EuroHealthNet welcomes the EU’s reinforced measures to improve basic services for children through the Child Guarantee. The need for this is stronger than ever. A quarter of children in the EU are born and grow up at risk of poverty and social exclusion, with big implications for the life-course of these children and their ability to contribute to society.  The negative secondary effects of COVID-19 are affecting children and families that are already vulnerable, most.

Specifically, but not exhaustively, we would like to suggest that a proposed Council Recommendation on a EU Child Guarantee address the following issues:

  • Improve links between the 2013 Council Recommendation for Investing in Children (wider policy framework) and the current proposal for EU Child Guarantee.
  • Ensure that the recommendations in the progress report on the implementation of the 2017 Recommendation for Investing in children are being implemented. These called for e.g., the need to focus on children and families at high risk, which can be very hard to reach, and for a more comprehensive, multi-dimensional and coordinated approach to investing in children.
  • Most EU states make healthcare services for children free of charge, but the definition of ‘free’ differs greatly with e.g., pre-payments constituting a real barrier for free care. Although unmet medical and dental needs among children are relatively low, current approaches to identify this may not reflect real need and regional and income-related differences are substantial. Poor children in Belgium are 5 times more likely not to access dental care they need than their wealthier peers. Access to mental health care for children in many EU states is suboptimal as well.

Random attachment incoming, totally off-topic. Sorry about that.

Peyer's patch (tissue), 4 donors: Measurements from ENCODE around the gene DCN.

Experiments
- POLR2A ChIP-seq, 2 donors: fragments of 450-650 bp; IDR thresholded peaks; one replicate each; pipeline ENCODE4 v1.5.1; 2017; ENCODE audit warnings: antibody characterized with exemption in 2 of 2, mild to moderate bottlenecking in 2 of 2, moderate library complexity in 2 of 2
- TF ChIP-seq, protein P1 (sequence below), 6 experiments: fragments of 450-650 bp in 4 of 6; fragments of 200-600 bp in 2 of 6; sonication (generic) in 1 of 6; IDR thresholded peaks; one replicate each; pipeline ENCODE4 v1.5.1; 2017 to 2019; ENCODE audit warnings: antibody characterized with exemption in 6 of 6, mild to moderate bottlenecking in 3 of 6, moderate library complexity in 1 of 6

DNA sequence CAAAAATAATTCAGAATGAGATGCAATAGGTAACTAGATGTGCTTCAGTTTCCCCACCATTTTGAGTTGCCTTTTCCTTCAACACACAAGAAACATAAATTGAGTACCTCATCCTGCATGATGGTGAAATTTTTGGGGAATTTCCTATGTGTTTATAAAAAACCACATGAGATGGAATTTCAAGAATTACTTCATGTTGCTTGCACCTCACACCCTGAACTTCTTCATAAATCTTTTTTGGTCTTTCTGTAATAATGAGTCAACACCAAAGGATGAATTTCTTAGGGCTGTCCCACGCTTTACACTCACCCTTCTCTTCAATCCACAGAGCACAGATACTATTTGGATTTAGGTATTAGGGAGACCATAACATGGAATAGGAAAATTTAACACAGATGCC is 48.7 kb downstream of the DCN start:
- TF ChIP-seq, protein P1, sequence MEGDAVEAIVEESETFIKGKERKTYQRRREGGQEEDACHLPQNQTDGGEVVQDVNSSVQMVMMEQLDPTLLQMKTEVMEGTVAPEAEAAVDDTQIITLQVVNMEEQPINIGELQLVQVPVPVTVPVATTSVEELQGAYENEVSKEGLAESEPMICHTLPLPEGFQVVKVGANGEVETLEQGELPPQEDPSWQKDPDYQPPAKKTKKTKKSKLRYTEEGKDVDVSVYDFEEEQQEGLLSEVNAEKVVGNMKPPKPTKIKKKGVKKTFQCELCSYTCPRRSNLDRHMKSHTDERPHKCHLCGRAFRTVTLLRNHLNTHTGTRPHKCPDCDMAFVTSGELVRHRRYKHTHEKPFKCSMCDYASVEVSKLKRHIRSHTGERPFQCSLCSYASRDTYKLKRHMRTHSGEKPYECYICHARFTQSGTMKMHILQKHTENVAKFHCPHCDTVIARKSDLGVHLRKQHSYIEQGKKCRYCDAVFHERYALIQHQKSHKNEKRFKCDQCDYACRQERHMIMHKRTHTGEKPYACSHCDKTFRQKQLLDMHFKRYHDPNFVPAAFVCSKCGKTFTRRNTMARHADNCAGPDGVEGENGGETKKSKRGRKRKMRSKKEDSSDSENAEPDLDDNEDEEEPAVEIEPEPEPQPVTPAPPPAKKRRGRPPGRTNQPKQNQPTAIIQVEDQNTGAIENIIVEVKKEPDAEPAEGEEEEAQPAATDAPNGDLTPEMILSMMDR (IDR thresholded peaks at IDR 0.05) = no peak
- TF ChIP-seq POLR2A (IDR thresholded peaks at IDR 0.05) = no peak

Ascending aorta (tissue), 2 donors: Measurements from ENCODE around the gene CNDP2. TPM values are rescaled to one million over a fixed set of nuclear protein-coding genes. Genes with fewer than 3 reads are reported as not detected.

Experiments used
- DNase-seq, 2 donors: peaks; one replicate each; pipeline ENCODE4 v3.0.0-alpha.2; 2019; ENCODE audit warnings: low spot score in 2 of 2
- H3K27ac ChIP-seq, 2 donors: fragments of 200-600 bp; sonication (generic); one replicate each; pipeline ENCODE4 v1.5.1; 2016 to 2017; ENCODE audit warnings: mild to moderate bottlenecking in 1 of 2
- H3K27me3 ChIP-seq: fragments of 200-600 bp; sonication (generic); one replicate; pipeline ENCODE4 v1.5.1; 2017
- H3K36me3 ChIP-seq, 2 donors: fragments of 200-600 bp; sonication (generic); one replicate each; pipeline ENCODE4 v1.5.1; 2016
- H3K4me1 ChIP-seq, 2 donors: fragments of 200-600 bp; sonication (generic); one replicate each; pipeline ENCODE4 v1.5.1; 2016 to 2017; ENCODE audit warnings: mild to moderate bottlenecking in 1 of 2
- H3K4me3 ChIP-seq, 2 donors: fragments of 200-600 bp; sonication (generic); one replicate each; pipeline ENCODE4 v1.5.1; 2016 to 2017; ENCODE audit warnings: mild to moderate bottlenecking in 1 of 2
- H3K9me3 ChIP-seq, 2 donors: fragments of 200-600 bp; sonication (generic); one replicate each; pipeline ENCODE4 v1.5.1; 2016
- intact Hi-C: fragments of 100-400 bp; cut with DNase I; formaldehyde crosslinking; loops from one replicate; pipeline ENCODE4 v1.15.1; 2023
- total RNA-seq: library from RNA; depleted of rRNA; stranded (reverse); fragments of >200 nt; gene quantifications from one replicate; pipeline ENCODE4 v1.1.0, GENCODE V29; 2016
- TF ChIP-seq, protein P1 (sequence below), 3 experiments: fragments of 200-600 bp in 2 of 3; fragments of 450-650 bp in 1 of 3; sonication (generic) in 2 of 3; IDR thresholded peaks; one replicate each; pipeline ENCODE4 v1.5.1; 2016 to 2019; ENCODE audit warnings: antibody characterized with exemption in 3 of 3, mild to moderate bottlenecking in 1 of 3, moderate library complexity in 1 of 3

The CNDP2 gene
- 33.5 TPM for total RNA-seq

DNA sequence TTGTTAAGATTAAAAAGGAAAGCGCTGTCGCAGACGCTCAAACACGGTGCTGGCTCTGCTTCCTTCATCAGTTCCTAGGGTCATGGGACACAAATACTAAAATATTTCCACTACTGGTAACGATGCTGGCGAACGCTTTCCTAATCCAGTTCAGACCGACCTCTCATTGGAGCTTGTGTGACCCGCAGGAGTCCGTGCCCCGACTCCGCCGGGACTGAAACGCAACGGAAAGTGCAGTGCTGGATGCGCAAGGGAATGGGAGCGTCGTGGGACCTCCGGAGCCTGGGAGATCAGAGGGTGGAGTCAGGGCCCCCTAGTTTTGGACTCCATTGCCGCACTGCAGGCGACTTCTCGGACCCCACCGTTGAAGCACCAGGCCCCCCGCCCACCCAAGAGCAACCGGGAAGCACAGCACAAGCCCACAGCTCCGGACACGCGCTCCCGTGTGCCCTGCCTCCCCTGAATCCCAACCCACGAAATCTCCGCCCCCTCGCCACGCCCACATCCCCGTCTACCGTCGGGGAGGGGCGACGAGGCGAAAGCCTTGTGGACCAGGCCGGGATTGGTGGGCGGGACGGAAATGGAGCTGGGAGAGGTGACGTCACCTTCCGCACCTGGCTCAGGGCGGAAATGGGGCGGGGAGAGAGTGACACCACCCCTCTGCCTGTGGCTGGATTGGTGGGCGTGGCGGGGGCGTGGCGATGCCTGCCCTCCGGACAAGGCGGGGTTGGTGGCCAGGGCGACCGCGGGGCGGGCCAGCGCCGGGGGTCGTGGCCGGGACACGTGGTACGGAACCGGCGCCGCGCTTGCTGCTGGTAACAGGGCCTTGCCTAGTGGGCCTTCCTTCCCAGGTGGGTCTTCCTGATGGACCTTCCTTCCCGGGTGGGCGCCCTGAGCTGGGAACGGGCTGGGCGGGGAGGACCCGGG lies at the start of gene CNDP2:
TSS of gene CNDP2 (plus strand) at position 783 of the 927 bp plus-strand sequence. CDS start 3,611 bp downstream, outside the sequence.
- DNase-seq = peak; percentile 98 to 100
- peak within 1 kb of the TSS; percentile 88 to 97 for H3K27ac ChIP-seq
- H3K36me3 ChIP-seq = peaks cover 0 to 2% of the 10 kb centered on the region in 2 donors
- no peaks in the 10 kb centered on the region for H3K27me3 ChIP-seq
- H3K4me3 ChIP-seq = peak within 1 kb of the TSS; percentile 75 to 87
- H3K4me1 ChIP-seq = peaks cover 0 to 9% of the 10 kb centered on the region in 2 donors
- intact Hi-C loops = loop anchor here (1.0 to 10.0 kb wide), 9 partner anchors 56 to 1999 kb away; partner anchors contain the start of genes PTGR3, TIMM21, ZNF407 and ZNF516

• Like other medical interventions, access to health promoting and preventative measures like childhood vaccination and immunisation are subject to a social gradient. A recent drop in measles immunisation rates in rich-economies is most likely to have occurred amongst vulnerable families, as factors like income, maternal education, place of residence, the sex of the child, and poverty are all linked to access to levels of vaccination coverage (UNICEF data). Those further down the socio-economic gradient may also be less likely to access mental health services or positive parenting programmes, which studies have identified as effective to reduce inequalities in childhood (DRIVERS project).
  • Taking a multidimensional, coordinated approach to investing in children also means ensuring that children facing vulnerability can live, learn and play in environments that promote their health. It means that they can breathe clean air (indoors, outdoors), have access to green and safe public spaces that support physical and mental health and that these environments are not obesogenic.
  • Cost can be a key factor inhibiting families on low incomes from enjoying healthy diets. Fiscal measures as well as targeted interventions are needed to ensure families have access to foods that promote rather than undermine health. Education settings should also be involved in ensuring this, as well as other approaches to improve the health and wellbeing of children in need, as health and educational attainment are inextricably linked. Such support must be provided in non-stigmatising ways.
  • Efforts to address gaps in educational attainment must also focus on the digital divide. The pandemic has clearly reflected the inequitable access to devices and in skills.
  • Finally, there is a real need to improve and harmonise the collection of disaggregated data on child health, wellbeing and social inclusion to help monitor, compare and assess progress towards reducing child health inequalities, child poverty and vulnerability. EU states should also identify and learn from the most effective, evidence-based approaches across the EU, to apply resources better.

Our response complements our input to a joint response by the EU Alliance for Investing in Children.